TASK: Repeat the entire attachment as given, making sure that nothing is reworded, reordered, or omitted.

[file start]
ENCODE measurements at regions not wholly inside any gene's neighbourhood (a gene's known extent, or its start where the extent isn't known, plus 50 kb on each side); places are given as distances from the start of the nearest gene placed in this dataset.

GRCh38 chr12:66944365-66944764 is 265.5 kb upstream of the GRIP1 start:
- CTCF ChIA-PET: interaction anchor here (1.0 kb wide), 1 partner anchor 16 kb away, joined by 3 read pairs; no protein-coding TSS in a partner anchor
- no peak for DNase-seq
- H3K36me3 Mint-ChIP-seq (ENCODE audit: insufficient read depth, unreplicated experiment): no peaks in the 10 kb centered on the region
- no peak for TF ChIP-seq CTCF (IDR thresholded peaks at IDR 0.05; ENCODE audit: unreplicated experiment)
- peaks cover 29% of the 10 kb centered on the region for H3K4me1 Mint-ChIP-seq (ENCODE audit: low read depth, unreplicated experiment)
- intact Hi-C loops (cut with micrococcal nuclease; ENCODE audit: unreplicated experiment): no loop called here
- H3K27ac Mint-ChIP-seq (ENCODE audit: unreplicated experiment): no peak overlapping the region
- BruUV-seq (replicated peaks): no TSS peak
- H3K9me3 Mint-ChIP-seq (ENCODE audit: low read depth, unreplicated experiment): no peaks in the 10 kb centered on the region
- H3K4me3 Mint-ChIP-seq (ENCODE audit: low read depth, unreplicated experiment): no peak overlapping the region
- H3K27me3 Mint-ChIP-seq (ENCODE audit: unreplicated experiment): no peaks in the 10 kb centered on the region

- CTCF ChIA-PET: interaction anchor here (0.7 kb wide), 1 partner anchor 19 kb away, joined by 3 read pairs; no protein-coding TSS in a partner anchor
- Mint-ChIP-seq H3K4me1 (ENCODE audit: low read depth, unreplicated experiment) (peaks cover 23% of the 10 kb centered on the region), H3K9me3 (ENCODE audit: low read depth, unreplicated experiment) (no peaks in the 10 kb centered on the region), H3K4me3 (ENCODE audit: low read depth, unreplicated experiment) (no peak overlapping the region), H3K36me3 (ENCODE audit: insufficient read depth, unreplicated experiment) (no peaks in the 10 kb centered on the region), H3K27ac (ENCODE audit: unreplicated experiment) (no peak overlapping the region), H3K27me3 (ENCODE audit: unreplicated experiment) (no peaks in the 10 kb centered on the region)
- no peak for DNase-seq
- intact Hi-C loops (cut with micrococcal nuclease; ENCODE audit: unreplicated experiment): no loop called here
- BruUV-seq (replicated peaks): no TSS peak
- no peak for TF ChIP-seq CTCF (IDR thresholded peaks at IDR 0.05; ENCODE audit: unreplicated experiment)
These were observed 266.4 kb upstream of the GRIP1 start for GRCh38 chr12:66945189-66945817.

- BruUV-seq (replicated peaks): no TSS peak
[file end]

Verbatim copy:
ENCODE measurements at regions not wholly inside any gene's neighbourhood (a gene's known extent, or its start where the extent isn't known, plus 50 kb on each side); places are given as distances from the start of the nearest gene placed in this dataset.

GRCh38 chr12:66944365-66944764 is 265.5 kb upstream of the GRIP1 start:
- CTCF ChIA-PET: interaction anchor here (1.0 kb wide), 1 partner anchor 16 kb away, joined by 3 read pairs; no protein-coding TSS in a partner anchor
- no peak for DNase-seq
- H3K36me3 Mint-ChIP-seq (ENCODE audit: insufficient read depth, unreplicated experiment): no peaks in the 10 kb centered on the region
- no peak for TF ChIP-seq CTCF (IDR thresholded peaks at IDR 0.05; ENCODE audit: unreplicated experiment)
- peaks cover 29% of the 10 kb centered on the region for H3K4me1 Mint-ChIP-seq (ENCODE audit: low read depth, unreplicated experiment)
- intact Hi-C loops (cut with micrococcal nuclease; ENCODE audit: unreplicated experiment): no loop called here
- H3K27ac Mint-ChIP-seq (ENCODE audit: unreplicated experiment): no peak overlapping the region
- BruUV-seq (replicated peaks): no TSS peak
- H3K9me3 Mint-ChIP-seq (ENCODE audit: low read depth, unreplicated experiment): no peaks in the 10 kb centered on the region
- H3K4me3 Mint-ChIP-seq (ENCODE audit: low read depth, unreplicated experiment): no peak overlapping the region
- H3K27me3 Mint-ChIP-seq (ENCODE audit: unreplicated experiment): no peaks in the 10 kb centered on the region

- CTCF ChIA-PET: interaction anchor here (0.7 kb wide), 1 partner anchor 19 kb away, joined by 3 read pairs; no protein-coding TSS in a partner anchor
- Mint-ChIP-seq H3K4me1 (ENCODE audit: low read depth, unreplicated experiment) (peaks cover 23% of the 10 kb centered on the region), H3K9me3 (ENCODE audit: low read depth, unreplicated experiment) (no peaks in the 10 kb centered on the region), H3K4me3 (ENCODE audit: low read depth, unreplicated experiment) (no peak overlapping the region), H3K36me3 (ENCODE audit: insufficient read depth, unreplicated experiment) (no peaks in the 10 kb centered on the region), H3K27ac (ENCODE audit: unreplicated experiment) (no peak overlapping the region), H3K27me3 (ENCODE audit: unreplicated experiment) (no peaks in the 10 kb centered on the region)
- no peak for DNase-seq
- intact Hi-C loops (cut with micrococcal nuclease; ENCODE audit: unreplicated experiment): no loop called here
- BruUV-seq (replicated peaks): no TSS peak
- no peak for TF ChIP-seq CTCF (IDR thresholded peaks at IDR 0.05; ENCODE audit: unreplicated experiment)
These were observed 266.4 kb upstream of the GRIP1 start for GRCh38 chr12:66945189-66945817.

- BruUV-seq (replicated peaks): no TSS peak